• Following the model of the enormously successful 1996 welfare reforms, all federal means-tested welfare programs would be given back to the states, with the continued share of federal financing provided through fixed, finite, block grants to each state. Each state would then be free to redesign new welfare systems with all assistance for the able-bodied contingent on showing up for daily work, as envisioned in the original concept of “workfare” promoted envisioned by President Ronald Reagan. Instead of taxpayers paying the bottom 20 percent of the income ladder, amounting to one trillion dollars per year, not to work, private employers would pay welfare recipients more to work. This would result in a further dramatic reduction in government spending while vastly increasing the labor supply flowing into the economy, further promoting booming economic growth. Full-time work at today’s minimum wage, plus today’s Earned Income Tax Credit and Child Tax Credit, would equal or exceed the poverty line for all family combinations. That alone would eliminate involuntary poverty in America entirely. These reforms would reverse the vastly counterproductive incentives of the current welfare system, which essentially rewards recipients for not working. It would also help to mitigate the erosion of the American family and out-of-wedlock birth rates that make the current welfare system the real root cause of poverty in America today.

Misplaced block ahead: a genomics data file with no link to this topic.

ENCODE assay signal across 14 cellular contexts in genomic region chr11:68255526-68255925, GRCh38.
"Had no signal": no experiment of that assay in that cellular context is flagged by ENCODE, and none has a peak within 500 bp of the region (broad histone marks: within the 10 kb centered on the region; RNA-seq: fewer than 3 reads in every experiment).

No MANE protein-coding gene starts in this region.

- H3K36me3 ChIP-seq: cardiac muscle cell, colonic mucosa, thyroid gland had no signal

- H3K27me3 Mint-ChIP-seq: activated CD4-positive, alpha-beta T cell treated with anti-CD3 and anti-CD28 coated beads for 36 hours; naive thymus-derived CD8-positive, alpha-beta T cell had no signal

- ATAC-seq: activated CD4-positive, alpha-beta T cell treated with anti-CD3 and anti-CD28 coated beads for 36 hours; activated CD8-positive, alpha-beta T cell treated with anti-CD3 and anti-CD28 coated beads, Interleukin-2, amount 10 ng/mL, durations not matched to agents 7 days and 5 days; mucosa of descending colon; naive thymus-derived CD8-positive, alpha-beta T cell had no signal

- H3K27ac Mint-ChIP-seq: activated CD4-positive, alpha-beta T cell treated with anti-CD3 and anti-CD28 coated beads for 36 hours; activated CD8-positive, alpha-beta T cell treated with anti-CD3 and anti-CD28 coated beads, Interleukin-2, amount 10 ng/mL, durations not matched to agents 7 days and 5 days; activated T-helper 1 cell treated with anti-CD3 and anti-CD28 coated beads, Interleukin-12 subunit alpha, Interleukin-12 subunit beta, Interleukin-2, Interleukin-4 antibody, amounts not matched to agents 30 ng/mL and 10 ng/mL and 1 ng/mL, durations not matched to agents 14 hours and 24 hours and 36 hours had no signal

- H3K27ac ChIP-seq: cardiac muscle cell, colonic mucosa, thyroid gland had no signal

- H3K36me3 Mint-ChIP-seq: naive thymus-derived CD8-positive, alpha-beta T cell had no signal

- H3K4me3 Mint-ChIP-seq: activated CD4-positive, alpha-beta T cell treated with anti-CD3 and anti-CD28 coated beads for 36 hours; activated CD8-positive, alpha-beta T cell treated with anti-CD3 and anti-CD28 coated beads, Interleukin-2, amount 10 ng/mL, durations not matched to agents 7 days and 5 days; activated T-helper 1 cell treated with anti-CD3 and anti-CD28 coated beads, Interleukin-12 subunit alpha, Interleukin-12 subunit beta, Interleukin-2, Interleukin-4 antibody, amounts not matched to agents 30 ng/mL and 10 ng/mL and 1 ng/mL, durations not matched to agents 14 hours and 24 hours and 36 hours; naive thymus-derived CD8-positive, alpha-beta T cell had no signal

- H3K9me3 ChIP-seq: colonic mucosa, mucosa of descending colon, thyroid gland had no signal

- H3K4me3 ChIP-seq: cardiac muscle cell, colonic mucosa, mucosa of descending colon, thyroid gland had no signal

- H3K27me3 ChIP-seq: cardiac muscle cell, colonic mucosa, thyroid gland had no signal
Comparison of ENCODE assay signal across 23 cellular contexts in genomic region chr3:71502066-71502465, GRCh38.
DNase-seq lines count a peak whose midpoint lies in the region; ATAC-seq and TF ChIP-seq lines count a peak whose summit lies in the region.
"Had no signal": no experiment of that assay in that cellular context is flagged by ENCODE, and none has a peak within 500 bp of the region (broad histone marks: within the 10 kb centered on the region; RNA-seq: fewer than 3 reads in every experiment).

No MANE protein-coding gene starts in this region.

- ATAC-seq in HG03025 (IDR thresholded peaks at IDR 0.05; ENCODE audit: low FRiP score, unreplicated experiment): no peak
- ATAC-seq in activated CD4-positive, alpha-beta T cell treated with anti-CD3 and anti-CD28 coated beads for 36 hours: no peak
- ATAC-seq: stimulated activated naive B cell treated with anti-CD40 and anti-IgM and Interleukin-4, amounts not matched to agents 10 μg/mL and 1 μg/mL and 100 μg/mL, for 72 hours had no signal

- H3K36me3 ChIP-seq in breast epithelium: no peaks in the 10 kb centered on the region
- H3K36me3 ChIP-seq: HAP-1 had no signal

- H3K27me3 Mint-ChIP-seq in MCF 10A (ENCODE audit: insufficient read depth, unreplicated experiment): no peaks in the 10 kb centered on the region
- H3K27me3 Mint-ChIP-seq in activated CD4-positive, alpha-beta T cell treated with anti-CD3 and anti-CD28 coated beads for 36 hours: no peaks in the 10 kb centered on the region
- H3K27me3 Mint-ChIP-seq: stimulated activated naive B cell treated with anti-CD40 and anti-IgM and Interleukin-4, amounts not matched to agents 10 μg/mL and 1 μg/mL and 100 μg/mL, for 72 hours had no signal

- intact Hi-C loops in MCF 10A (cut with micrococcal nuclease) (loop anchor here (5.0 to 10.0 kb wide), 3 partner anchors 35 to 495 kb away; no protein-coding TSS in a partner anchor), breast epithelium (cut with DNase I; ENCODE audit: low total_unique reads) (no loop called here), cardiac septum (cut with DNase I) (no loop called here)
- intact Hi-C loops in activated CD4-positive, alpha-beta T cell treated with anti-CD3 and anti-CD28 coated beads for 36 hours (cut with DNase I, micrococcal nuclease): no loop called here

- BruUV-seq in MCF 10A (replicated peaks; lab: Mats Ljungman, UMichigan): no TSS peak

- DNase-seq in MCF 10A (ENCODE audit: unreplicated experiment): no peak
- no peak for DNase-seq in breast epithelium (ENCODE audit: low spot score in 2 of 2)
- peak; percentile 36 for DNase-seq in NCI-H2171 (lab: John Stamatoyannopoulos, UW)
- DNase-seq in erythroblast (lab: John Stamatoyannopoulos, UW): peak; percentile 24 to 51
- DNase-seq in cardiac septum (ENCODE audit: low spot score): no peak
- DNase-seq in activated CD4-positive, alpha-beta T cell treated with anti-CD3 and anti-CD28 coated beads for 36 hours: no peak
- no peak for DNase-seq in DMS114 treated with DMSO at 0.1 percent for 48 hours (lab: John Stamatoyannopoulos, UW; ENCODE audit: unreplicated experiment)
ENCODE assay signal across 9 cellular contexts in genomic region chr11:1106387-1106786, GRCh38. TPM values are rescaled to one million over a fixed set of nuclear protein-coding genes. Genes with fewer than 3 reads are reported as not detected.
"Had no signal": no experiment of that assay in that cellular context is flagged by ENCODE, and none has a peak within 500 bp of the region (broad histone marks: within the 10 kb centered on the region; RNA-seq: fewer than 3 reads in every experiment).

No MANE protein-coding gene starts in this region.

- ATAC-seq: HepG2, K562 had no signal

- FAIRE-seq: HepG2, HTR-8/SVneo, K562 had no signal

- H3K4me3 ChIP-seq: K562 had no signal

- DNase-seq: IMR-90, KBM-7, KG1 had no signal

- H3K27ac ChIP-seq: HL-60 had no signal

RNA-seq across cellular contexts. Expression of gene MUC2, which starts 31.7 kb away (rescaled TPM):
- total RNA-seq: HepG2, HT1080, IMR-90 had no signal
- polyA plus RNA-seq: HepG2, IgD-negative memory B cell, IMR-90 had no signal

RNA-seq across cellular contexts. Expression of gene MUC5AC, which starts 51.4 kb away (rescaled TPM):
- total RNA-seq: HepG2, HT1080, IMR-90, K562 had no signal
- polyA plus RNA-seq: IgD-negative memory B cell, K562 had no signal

• Repealing and replacing Obamacare with patient power reforms that expand tax benefits for employer-provided health insurance on equal terms to everyone and provide additional assistance to the poor – empowering them with coverage by the private health insurance of their choice – would ensure health care for all without an individual mandate, employer mandate, and with trillions of dollars in reduced taxes, government spending, and regulatory burdens. All working people, all of the poor on Medicaid, and all retirees on Medicare would be empowered to choose health savings accounts – the only proven effective reform for controlling health costs. Those reduced health cost burdens, plus sharply lowered taxes, spending, and regulatory burdens, would further contribute to booming economic growth.

The fundamental problem with America’s current entitlement programs is that they are all based on old-fashioned, tax and redistribution models dating back to late nineteenth century, old-world Europe. Instead of trying to address the entitlement crisis by raising taxes and cutting benefits, we need to think outside the box and advance fundamental, structural reforms that would transform the programs to rely primarily on modern capital and labor markets using positive, pro-growth incentives. This involves an extension of supply-side analysis to the incentives of essential social safety nets in evaluating how to structure entitlement programs in order to maximize effectiveness, economic growth, and national prosperity.

The first lesson here for free-market and Tea Party activists is government spending can be reduced far more through structural reforms than by just trying to slash benefits for the poor, retired working people, and the sick in need of quality health care. The second lesson is safety nets structured on the foundation of markets, incentives, and competition, rather than government monopoly, taxation, and redistribution, would not be an onerous burden on the economy, society, or working people.